Alemayehu Wassie works in northern Ethiopia where most of the area’s forests now cover less than 5% of the territory that they did in the early 20th century.
The remaining forests are green island sanctuaries, which surround 3,500 orthodox churches. Ranging in size from five acres to more than 1,000 acres, these church woodlands are the last remnants of the dry afromontane forest of the area. They serve as stepping stones to restore the surrounding degraded landscape, and are the last refuge for both native plants and wildlife. Thanks to Alemayehu Wassie, these sacred places are now recognized for their value as conservation sites worth studying and protecting.
Facing cultural and religious challenges – the forests are believed to belong to the church and are said to be too small to worry about conserving – Alemayehu Wassie is the first person to do a large scale study of the church forests. His research has shown that the remaining forests are threatened by both natural and manmade influences – including free-roaming livestock grazing that negatively affects germination and seedling growth.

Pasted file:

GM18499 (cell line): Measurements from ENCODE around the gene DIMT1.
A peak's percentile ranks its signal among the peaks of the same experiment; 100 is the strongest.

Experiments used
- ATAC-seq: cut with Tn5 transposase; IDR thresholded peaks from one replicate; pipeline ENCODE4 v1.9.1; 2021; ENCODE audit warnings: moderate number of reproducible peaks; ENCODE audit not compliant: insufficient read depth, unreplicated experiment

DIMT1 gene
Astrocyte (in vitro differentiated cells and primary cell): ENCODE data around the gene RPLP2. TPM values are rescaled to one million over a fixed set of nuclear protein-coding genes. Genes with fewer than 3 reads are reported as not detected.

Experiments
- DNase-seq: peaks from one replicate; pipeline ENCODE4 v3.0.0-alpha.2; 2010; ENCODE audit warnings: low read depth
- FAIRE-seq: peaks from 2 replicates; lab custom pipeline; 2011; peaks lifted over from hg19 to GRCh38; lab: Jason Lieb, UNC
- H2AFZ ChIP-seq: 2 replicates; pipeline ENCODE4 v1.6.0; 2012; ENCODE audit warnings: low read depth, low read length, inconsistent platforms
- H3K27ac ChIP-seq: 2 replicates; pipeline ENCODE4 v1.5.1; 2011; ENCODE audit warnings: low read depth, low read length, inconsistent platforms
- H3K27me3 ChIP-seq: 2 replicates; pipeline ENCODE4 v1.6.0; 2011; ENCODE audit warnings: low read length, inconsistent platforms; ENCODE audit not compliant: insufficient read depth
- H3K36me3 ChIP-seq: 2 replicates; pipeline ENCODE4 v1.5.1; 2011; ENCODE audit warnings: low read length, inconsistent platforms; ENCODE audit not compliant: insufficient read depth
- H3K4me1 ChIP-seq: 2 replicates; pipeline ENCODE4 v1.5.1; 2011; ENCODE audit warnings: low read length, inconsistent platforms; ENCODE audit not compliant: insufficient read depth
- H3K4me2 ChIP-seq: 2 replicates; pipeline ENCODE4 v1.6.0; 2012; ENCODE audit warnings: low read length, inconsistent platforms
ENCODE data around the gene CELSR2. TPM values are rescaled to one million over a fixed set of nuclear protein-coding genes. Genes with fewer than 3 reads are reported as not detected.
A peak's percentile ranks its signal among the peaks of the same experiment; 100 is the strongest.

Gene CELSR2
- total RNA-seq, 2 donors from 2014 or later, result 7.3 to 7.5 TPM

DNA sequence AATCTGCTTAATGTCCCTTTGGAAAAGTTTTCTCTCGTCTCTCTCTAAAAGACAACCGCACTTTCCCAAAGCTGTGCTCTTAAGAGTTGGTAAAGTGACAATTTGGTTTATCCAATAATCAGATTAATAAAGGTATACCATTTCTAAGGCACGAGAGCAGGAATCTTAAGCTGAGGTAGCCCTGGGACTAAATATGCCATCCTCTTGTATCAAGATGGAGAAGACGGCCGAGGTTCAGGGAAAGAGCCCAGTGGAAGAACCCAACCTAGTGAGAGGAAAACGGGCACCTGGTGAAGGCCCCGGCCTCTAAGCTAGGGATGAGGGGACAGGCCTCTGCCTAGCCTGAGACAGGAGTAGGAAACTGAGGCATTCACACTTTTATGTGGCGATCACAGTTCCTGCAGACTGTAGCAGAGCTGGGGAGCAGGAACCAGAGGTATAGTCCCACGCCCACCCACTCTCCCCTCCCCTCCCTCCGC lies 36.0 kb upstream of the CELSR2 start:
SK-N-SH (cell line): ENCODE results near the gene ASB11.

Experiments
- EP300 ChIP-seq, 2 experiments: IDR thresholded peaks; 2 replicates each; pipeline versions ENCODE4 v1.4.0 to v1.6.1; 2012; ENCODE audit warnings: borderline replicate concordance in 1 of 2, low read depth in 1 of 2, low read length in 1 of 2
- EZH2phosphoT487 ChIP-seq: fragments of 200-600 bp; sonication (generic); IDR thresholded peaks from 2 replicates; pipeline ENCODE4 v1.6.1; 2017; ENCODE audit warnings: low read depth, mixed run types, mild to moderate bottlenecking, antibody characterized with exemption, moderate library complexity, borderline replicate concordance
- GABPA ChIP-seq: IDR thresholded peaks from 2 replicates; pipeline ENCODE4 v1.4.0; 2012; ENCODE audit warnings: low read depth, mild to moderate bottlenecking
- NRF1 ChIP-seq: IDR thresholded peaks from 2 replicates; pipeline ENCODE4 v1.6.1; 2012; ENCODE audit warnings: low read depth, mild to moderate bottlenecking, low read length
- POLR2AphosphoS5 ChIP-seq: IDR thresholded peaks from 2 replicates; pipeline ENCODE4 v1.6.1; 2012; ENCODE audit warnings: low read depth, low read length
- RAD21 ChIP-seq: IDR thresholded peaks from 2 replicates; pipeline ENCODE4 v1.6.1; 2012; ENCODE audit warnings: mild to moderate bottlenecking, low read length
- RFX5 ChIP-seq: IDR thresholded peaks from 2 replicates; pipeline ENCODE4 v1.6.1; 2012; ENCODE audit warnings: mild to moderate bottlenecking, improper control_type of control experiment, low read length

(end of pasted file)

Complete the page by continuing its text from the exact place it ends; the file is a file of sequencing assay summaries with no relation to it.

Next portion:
Alongside collaborators, like Tree Foundation, Alemayehu Wassie is creating awareness among the local communities and the 800 priests who preside over the churches. On the 28 church sites that Wassie identified as containing high biodiversity, he and his team are helping the locals to build protective rock walls around the forests. “We already see the positive effects on the forests when livestock is excluded,” says Wassie.
But Alemayehu Wassie is most proud that his efforts are creating a synergy amongst government officials, church officials and the local communities to conserve and restore church forests. “The church forests have received more attention and respect than ever before. They are native seed banks for the future of that landscape,” says Alemayehu Wassie.
To find out more about how churches are the gatekeepers of Ethiopia’s forests, read: Ethiopia’s Church Forests
Continue reading “Unsung Conservation Heroes” on Africa Geographic Magazine
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